Thursday, October 08, 2009


I am blessed to be part of a wonderful homeschool co-op that operates out of our parish and works with about 65 students. These students meet on a two ir three day per week schedule, six hours each day, and learn things that most college students never pick up. Logic, Latin, philosophy, biology, history, art, schola, theology and Scripture studies - everything necessary for the development of a well-balanced Catholic person. There is a healthy emphasis on the tradition of the Church in establishing Catholic identity, and liturgy and Catholic spirituality are fully integrated into the life of the students. It has been a truly wonderful experience to be identified with this program, and I am constantly amazed at the advanced level of cognitive achievement these kids reach. I can't imagine the Headmaster would oppose me promoting the program, so if you are curious, you can view their website here.

I bring this up because I believe that wherever you see the Catholic life being lived and the Church being restored, there you will find homeschoolers right in the midst of it. I am not denying that public and private school families also contribute to this, but I think it is fair to say that if you take parishes where orthodoxy is established, liturgy is reverent and Eucharistic devotion is practiced, you will see strong homeschooling communities. This has been my experience in southeast Michigan over the past ten years - is this what you people out there notice as well? Is a vibrant parish life concomitant with homeschooling in most situations you have witnessed?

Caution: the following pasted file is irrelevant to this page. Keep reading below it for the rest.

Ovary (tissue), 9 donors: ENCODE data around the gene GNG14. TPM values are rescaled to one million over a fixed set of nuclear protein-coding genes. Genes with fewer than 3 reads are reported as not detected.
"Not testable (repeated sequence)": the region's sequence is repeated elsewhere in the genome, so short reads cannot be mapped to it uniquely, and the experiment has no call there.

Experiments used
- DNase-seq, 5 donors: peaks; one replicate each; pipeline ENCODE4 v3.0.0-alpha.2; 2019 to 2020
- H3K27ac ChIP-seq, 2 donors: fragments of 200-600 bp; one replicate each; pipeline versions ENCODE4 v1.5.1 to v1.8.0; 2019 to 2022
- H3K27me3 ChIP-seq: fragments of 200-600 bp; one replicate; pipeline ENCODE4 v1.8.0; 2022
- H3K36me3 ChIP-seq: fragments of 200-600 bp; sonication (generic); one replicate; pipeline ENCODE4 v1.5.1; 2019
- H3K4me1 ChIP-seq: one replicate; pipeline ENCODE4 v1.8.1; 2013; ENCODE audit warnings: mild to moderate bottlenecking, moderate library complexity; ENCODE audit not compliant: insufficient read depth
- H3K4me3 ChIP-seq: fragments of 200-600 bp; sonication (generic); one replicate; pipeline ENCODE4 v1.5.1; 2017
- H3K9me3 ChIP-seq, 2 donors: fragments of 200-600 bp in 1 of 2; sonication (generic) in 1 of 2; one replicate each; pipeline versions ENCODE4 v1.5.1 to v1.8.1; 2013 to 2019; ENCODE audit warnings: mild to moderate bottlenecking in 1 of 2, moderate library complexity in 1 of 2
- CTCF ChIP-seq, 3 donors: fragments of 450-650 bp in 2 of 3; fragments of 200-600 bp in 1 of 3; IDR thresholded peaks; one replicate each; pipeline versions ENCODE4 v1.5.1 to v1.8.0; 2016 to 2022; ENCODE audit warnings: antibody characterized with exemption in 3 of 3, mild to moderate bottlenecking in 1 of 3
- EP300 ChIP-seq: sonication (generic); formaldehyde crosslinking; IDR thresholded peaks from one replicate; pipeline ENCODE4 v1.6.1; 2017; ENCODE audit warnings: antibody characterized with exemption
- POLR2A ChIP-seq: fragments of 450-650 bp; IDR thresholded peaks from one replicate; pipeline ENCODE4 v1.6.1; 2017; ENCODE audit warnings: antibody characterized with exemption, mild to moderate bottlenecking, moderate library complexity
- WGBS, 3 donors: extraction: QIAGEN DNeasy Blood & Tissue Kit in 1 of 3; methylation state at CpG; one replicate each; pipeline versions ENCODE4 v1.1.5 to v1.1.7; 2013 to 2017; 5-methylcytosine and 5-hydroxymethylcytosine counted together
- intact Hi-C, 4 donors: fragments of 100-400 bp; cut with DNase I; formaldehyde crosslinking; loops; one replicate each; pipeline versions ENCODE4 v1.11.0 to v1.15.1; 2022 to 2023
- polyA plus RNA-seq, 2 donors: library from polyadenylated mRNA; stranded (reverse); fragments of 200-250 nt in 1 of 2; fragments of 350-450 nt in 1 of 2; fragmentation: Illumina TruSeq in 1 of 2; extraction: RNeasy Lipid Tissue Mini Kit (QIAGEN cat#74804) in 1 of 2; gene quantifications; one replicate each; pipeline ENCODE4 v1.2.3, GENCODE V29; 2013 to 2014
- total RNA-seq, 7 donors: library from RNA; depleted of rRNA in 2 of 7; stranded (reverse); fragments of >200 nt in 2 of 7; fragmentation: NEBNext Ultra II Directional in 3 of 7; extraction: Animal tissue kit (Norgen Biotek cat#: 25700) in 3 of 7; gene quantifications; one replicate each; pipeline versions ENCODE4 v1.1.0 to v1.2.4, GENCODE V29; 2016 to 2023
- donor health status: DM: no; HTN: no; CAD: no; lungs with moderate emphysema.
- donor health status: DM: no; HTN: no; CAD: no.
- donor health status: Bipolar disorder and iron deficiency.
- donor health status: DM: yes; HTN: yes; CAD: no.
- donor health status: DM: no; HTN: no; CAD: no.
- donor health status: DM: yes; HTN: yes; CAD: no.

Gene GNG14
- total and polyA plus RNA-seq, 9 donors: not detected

The late Fr. John Hardon, SJ, who in my neck of the woods is already revered as a saint, made a similar observation when he said, "In my judgment, homeschooling is absolutely necessary for the survival of the Catholic Church in our country." While I originally saw homeschooling as more of a preferable option among many valid educational choices, I now see it as more essential to the preservation of Catholic identity. Sure, we may send our kids through public schools or private schools and have them maintain the Faith, but I think it is homeschooling that best way (and perhaps currently the only way) to maintain not only the Faith but the Catholic culture and community that goes with the Faith wherever a true "inculturation" has taken place.

I think we could say then that the renewal of the Church is intimately connected with the growth of Catholic homeschooling - 15,000 in 1970 to near 2.7 million in 2007. Part of this increase, I think, is due to a renewed emphasis in recent times by the Church of the "primary duty" of the parents as main educators of their children. This gave Catholic parents the pastoral support and impetus they needed to encourage their choice in homeschooling (since in most places, there was no support from diocesan or parochial officials). The following statement from Familiaris Consortio is the foundational principle of the Catholic homeschooling movement:

The right and duty of parents to give education is essential, since it is connected with the transmission of human life; it is original and primary with regard to the educational role of others, on account of the uniqueness of the loving relationship between parents and children; and it is irreplaceable and inalienable, and therefore incapable of being entirely delegated to others or usurped by others (FC, 36).

The drastic rise of homeschooling in the Catholic Church is one of the surest signs of renewal, and wherever homeschooling is encouraged you will find orthodoxy, morality, intellectual growth and the blossoming of vocations. Besides being intrinsically better than public schooling from an academic point of view, it is an essential tool in the building up of the Church.

1 comment:

Anonymous said...

How blessed are you to be involved with a Catholic Homeschooling Parish! We are the sole Catholic homeschoolers in our town and parish. The closest city to us which is 30 miles away, has only two families. We drive an hour and a half to assist at a TLM where there are many homeschooling families, but we can't spend a lot of time with them. Don't ever take what you have for granted!
Suzanne from Oklahoma